Kicanas sent letters to all diocese priests and deacons the week of Jan. 3 asking them "to review the requirements for background checks and fingerprint verification," according to his weekly memo published on the diocese Web site Jan. 10.

    According to the diocese's Web site, "Fingerprinting and criminal background checks will be performed on all priests, deacons, religious, seminarians, diocesan employees, and all volunteers who minister to children, adolescents or vulnerable adults."

    They were also asked to make sure they had signed statements indicating they had received training on the diocesan Code of Conduct and Guidelines for the Prevention of and Response to Sexual Misconduct.

    Posted by Nancy at 07:22 AM | Comments (0)

    Panel begins child abuse hearings

    January 18, 2005
    By BRAD CAIN [Associated Press writer]

    SALEM — Spurred by recent cases involving the death and injury of children in state care, a legislative panel began hearings Monday into a child protection system that one lawmaker said suffers from "an alarming problem."

    "We are going to get to the bottom of what these problems are," said Rep. Billy Dalto, R-Salem, who is chairman of the House Health and Human Services Committee.

    Meanwhile, the state's top child protection official said the program is struggling to keep up with a rising number of child abuse and neglect cases fueled in large part by Oregon's methamphetamine epidemic.

    "The methamphetamine problem alone is driving our system in a way that none of us could have anticipated 10 years ago," said Ramona Foley, assistant director of the Oregon Department of Human Services.

    The comments came as Dalto's committee began looking for ways to avoid a repeat of two high-profile cases that have put a spotlight on the department's child protection efforts.

    Last month, officials found a 5-year-old girl, Jordan Knapp, in a foster home near Sandy weighing a mere 28 pounds. The girl's foster parents face charges of child abuse.

    A week later, a 15-month-old boy, Ashton Parris, died of head injuries after the state returned him to his birth mother as part of a state-supervised plan to reunite the family. The death is under investigation.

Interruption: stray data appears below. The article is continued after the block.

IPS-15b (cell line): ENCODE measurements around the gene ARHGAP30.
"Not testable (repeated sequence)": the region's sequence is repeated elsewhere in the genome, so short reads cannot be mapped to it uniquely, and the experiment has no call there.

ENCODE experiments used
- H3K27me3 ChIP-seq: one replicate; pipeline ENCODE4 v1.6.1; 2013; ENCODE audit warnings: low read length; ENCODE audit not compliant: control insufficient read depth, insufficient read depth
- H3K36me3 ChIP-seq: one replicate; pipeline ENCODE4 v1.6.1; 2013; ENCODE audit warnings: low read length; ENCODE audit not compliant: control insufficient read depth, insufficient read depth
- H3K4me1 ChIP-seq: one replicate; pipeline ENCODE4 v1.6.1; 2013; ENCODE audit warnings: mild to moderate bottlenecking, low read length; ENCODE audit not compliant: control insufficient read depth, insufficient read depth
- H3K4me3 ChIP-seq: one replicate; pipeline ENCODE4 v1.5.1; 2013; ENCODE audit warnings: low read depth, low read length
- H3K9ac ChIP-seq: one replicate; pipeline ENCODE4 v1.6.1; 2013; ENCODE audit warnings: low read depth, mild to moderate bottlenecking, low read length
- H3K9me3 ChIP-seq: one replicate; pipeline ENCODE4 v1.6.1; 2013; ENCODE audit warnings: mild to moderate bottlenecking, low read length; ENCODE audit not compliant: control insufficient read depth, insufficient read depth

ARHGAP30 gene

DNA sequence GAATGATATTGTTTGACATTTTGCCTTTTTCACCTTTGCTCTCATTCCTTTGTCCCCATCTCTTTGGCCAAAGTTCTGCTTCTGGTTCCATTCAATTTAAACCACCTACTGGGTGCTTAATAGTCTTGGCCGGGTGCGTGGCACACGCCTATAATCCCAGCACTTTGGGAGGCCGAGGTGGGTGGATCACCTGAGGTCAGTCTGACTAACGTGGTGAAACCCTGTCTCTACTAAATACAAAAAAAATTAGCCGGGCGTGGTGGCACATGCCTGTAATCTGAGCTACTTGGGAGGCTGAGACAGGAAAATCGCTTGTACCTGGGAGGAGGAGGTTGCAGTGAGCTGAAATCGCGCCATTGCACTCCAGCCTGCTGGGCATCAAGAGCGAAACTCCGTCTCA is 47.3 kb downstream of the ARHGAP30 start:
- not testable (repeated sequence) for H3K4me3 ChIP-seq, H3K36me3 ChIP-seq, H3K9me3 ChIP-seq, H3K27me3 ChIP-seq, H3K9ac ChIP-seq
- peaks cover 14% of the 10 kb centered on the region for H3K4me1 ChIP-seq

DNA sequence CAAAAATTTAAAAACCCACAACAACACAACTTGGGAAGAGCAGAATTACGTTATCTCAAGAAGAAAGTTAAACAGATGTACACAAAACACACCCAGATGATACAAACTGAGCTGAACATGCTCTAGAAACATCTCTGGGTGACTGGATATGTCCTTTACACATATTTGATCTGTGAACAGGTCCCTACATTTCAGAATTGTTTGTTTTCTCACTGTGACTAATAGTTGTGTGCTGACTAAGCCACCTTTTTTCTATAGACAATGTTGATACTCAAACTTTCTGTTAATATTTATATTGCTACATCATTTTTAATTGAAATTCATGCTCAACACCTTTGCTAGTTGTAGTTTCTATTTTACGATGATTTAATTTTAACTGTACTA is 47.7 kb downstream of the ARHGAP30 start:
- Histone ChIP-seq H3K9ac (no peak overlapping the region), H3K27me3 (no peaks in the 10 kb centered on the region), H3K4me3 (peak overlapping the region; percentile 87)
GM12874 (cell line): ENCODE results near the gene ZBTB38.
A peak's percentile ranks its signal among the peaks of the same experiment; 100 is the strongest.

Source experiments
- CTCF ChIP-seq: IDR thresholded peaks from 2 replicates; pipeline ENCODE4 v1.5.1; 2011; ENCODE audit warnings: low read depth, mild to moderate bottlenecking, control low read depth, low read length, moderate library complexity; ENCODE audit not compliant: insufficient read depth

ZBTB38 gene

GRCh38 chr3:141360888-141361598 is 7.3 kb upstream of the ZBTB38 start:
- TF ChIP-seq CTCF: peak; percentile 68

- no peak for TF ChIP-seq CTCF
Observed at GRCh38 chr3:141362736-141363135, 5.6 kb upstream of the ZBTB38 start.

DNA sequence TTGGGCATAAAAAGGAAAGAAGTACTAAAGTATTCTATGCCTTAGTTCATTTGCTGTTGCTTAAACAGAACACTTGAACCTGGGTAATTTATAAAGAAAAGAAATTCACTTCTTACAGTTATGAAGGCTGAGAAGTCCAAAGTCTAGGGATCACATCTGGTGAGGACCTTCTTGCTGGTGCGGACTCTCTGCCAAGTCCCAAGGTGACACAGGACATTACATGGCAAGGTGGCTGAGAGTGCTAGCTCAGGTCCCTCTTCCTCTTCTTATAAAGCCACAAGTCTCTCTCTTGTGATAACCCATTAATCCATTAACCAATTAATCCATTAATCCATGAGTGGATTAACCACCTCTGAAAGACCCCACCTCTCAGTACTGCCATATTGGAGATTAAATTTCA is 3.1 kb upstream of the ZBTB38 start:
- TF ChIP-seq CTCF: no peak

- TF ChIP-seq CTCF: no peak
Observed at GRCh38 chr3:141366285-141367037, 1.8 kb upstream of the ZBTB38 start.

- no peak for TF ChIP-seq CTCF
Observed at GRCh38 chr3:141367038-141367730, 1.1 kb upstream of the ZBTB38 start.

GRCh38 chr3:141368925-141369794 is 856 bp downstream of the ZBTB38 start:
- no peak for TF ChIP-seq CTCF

Those cases brought a call from Gov. Ted Kulongoski to review the state's child protection system.

    A state team that looked into the case of the malnourished girl issued a report last week criticizing what it said were poor communications and record-keeping, and a lack of coordination among caseworkers.

    Some of that same criticism was aired at Monday's committee hearing.

    House Speaker Karen Minnis, who attended the meeting, said the Multnomah County sheriff's office has told her the state department at times has been reluctant to share information with local police agencies.

    "There is a lot of frustration that law enforcement can't get information" on pending child abuse complaints, the Wood Village Republican said.

    The department also drew criticism from one lawmaker who said state caseworkers sometimes remove the child from the home and break up a family without proper justification.

    Rep. Gordon Anderson, R-Grants Pass, said in such cases, it seems like "overkill" to send two or three police cars to a home to remove a child.

    Others on the committee, however, said they sympathize with the enormous task facing state caseworkers who've seen reports of child abuse and neglect climb by 60 percent in the past decade.

    In the most recent year, state caseworkers screened more than 20,000 complaints of suspected neglect and abuse. Of those, more than 9,000 were confirmed.

    Posted by Nancy at 07:13 AM | Comments (0)

    January 17, 2005

    Forde appeals to Beattie for abuse victims

    January 17, 2005 By Rosemary Odgers

    FORMER Queensland governor Leneen Forde has pleaded for an extra $2 million from the State Government to ensure her foundation can help child abuse victims.

    Ms Forde said victims of abuse in former state and church-run institutions were being forgotten despite the current focus on Queensland's child protection system.

    Her funding plea came after Premier Peter Beattie announced the government would give $900,000 to the Forde Foundation this financial year.

    The funding boost will take total government donations to the trust to nearly $3 million, but Ms Forde yesterday said more was needed to help the former residents.

    Posted by Nancy at 08:53 PM | Comments (0)

    January 16, 2005

    Recognizing and reporting child abuse workshop set

    Newport News, Newport Oregon

    Family Care Connection will present a training on Recognizing and Reporting Child Abuse and Neglect 6:30 p.m. to 8:30 p.m. on Tuesday, Jan. 18 at OSU Extension Service Conference Room, 29 SE 2nd Street in Newport. This free workshop is open to child and respite care providers, and other childhood care and education professionals. Lynette Page from the DHS Child Welfare, Newport Branch will present the 2-hour class.